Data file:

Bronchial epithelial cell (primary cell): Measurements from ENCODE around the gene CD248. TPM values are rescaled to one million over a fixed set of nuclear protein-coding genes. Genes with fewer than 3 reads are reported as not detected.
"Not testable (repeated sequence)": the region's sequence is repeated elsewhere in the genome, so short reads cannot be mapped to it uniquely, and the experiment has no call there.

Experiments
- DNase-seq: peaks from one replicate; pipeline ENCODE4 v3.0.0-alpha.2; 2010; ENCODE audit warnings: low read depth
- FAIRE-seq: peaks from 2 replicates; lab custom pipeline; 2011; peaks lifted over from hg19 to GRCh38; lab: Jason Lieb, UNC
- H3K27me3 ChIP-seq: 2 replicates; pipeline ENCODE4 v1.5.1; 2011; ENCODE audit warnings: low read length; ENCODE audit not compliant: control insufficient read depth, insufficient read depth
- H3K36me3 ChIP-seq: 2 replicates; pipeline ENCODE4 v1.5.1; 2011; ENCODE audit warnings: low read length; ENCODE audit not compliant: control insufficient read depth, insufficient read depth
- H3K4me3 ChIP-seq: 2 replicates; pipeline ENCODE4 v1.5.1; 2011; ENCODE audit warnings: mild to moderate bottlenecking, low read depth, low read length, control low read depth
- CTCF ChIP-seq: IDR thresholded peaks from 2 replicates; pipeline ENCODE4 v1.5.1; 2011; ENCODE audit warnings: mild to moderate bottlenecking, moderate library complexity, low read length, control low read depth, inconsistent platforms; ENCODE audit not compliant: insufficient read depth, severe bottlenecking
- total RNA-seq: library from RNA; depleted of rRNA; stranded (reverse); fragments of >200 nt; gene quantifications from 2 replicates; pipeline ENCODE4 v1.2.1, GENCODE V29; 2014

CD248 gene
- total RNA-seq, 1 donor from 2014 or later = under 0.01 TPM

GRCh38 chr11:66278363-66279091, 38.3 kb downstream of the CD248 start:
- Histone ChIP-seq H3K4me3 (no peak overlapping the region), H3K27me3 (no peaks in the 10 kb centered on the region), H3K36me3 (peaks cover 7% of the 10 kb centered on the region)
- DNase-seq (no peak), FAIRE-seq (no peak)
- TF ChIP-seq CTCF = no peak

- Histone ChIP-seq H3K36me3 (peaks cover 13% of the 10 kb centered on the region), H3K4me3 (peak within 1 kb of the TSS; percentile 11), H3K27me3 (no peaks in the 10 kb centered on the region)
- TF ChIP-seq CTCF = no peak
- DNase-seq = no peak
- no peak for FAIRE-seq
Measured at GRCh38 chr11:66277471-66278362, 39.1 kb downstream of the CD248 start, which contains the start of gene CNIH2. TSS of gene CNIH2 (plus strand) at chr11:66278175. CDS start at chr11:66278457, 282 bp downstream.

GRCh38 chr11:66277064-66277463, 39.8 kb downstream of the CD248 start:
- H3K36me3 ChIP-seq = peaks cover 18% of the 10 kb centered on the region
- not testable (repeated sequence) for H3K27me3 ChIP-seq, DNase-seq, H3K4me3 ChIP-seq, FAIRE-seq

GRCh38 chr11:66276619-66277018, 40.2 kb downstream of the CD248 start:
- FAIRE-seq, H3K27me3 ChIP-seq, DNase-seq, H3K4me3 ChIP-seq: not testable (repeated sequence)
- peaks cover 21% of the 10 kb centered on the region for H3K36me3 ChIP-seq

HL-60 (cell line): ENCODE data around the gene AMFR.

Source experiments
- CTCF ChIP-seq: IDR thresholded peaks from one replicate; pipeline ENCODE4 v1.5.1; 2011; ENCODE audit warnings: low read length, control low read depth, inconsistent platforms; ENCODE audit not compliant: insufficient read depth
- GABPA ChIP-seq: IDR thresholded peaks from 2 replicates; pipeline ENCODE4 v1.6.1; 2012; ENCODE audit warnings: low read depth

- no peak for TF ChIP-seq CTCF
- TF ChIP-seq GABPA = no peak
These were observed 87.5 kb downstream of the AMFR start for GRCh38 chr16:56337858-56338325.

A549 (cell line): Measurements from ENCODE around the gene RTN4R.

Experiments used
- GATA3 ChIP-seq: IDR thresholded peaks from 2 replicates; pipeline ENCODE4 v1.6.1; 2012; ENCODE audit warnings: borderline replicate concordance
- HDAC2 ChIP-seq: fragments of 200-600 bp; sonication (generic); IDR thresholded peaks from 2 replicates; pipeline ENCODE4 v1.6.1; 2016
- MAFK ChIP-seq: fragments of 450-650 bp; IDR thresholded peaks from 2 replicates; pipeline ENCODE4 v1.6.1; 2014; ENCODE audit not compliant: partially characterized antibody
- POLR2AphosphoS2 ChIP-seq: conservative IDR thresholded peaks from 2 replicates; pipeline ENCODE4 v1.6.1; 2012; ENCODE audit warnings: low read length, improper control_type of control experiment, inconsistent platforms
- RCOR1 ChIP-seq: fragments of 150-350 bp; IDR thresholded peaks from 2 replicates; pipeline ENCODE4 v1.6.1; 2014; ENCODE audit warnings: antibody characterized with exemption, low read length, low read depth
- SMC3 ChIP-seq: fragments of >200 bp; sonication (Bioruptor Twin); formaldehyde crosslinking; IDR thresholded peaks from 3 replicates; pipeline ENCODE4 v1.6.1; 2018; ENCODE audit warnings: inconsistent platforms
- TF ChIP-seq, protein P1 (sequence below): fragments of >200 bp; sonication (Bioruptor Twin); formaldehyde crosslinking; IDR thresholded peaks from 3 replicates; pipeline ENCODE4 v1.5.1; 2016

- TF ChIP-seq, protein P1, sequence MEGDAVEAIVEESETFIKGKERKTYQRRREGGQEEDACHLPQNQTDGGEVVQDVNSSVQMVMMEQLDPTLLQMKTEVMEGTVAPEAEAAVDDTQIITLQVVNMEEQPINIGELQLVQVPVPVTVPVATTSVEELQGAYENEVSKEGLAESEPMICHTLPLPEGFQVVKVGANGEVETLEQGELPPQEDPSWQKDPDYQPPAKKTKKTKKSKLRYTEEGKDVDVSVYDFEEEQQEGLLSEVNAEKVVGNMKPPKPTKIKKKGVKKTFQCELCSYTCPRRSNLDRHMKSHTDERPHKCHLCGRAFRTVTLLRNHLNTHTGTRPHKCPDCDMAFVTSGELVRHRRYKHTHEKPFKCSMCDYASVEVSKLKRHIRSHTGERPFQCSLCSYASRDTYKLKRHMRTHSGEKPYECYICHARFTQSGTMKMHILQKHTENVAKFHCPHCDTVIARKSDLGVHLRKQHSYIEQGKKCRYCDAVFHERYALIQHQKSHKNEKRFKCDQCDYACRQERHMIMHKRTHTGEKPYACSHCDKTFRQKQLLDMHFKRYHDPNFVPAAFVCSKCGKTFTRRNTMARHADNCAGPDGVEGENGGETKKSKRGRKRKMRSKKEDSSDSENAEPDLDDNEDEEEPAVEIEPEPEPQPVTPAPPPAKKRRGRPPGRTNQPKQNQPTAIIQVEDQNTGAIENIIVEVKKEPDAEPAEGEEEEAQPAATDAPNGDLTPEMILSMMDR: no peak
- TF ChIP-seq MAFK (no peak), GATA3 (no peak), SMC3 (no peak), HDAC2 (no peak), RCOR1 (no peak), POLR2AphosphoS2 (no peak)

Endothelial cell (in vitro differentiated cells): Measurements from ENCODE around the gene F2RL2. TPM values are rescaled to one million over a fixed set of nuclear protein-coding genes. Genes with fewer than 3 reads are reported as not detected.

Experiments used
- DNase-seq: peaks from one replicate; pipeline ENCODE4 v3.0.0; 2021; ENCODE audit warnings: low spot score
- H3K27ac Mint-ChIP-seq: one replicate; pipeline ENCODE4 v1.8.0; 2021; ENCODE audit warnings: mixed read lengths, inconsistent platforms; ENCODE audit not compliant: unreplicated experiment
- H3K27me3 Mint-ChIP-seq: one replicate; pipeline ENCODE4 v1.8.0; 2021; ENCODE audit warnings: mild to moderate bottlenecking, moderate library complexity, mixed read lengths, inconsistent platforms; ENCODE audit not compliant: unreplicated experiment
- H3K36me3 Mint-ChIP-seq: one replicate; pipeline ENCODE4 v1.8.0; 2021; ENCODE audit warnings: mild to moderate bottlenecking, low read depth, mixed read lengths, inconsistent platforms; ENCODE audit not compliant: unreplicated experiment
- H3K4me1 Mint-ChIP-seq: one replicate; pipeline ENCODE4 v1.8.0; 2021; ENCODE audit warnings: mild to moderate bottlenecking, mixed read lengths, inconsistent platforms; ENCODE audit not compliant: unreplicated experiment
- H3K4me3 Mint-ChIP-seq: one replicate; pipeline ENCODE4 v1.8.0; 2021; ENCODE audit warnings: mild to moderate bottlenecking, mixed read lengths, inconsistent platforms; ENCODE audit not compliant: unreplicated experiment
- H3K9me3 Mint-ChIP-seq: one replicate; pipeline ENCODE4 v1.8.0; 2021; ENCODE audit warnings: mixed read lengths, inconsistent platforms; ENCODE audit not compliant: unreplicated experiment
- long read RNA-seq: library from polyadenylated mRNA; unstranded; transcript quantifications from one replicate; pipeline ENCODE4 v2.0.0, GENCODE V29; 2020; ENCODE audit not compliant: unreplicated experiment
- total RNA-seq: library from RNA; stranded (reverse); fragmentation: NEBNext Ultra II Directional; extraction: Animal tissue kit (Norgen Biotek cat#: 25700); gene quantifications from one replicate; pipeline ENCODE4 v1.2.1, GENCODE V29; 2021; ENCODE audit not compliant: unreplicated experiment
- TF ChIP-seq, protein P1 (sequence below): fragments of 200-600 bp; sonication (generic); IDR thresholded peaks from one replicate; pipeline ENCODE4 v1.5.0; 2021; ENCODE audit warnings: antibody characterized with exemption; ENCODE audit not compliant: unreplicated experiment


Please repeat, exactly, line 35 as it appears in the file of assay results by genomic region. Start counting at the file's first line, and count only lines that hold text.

A549 (cell line): Measurements from ENCODE around the gene RTN4R.